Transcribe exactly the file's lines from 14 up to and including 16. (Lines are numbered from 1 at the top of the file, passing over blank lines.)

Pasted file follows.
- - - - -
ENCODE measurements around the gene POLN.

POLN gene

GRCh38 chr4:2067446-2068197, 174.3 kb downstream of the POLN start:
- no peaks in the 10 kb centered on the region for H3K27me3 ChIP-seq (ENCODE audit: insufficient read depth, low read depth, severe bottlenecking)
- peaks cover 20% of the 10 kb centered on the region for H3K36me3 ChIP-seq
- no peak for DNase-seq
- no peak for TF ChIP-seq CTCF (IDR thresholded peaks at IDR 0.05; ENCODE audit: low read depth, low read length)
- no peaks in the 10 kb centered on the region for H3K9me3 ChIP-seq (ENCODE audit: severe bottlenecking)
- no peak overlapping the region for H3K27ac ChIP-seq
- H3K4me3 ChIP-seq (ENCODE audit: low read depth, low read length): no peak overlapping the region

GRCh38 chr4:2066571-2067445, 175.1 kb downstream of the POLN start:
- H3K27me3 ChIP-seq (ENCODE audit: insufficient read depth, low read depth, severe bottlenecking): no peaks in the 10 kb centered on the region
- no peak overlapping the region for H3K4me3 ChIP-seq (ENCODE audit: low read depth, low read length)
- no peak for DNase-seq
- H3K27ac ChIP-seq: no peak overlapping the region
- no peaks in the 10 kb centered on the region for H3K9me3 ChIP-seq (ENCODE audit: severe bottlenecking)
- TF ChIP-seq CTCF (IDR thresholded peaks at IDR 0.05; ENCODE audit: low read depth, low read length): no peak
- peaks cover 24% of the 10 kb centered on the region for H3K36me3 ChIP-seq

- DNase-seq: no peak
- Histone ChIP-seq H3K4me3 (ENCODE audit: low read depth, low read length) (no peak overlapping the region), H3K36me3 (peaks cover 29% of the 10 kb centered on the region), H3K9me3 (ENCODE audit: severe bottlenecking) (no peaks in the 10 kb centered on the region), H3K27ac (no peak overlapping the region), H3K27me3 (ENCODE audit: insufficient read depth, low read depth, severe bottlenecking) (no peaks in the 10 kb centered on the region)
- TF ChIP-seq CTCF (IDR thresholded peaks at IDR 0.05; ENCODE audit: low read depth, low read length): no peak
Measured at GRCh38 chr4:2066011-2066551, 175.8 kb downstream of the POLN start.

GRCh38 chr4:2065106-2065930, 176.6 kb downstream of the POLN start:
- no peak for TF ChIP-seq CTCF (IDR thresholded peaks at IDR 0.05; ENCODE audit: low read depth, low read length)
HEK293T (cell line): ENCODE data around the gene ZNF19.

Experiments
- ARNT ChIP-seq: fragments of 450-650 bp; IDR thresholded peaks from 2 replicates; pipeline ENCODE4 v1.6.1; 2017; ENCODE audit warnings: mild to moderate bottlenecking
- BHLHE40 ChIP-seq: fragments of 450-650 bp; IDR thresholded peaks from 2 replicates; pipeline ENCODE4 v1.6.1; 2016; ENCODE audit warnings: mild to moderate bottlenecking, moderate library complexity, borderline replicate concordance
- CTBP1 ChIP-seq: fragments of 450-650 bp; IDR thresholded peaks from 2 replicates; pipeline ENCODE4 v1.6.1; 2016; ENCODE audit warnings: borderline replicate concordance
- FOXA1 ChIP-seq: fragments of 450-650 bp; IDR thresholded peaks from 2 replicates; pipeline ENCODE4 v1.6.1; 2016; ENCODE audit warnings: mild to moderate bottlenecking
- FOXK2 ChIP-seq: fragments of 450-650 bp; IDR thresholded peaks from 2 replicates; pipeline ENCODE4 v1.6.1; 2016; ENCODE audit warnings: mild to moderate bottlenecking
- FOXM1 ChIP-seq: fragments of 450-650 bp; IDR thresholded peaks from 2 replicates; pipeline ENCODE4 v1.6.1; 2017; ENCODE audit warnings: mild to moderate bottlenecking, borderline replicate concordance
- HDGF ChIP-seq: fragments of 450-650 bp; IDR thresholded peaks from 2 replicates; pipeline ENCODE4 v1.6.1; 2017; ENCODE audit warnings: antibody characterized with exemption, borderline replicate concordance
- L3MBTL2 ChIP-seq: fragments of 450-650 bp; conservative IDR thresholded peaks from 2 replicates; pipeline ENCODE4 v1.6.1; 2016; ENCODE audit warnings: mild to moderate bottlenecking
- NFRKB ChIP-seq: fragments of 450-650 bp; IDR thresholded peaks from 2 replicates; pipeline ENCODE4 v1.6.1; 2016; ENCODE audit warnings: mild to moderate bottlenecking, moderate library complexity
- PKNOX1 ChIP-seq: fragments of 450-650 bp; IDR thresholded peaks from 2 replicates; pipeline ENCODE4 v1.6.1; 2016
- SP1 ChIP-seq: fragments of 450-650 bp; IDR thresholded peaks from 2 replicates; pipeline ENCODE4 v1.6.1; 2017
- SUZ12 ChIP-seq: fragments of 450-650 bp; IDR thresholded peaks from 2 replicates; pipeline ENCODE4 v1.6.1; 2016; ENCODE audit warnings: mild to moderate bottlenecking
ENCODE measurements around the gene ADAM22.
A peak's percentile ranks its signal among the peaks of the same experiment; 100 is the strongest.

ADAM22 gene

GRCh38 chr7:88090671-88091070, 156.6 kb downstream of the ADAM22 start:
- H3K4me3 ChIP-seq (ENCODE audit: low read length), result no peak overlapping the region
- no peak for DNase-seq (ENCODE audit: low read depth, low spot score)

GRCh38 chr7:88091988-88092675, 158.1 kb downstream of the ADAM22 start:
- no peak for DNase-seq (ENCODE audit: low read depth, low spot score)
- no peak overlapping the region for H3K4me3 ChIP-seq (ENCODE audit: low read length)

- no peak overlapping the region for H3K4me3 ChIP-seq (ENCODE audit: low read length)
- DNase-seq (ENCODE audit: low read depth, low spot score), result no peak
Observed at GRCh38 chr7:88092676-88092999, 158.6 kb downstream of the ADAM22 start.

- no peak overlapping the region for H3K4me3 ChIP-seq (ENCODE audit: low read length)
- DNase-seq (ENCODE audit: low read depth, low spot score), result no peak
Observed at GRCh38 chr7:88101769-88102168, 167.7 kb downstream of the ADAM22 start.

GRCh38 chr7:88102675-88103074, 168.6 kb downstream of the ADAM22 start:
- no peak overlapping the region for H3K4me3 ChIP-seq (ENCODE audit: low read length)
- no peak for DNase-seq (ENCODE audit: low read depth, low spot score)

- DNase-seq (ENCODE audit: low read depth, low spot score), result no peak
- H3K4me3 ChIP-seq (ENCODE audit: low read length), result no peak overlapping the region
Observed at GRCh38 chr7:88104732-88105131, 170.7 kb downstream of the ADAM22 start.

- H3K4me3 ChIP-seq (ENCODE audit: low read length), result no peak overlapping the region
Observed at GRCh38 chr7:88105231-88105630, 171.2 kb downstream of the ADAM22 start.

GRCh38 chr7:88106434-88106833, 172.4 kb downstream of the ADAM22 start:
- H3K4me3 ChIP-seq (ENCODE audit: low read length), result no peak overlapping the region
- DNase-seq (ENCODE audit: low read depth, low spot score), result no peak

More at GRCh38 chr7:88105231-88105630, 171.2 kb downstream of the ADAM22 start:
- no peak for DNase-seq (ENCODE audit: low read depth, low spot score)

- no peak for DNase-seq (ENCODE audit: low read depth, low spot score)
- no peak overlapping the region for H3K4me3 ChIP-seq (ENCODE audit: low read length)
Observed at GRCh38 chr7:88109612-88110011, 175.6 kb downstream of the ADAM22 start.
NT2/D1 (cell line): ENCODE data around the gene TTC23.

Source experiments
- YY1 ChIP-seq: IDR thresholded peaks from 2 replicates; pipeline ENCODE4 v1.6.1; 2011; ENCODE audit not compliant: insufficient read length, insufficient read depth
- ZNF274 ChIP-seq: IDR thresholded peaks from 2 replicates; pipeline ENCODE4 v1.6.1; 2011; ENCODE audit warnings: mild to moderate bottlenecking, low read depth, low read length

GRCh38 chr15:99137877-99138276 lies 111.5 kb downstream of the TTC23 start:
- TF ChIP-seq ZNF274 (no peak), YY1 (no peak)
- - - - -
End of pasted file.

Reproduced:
- no peak for DNase-seq
- H3K27ac ChIP-seq: no peak overlapping the region
- no peaks in the 10 kb centered on the region for H3K9me3 ChIP-seq (ENCODE audit: severe bottlenecking)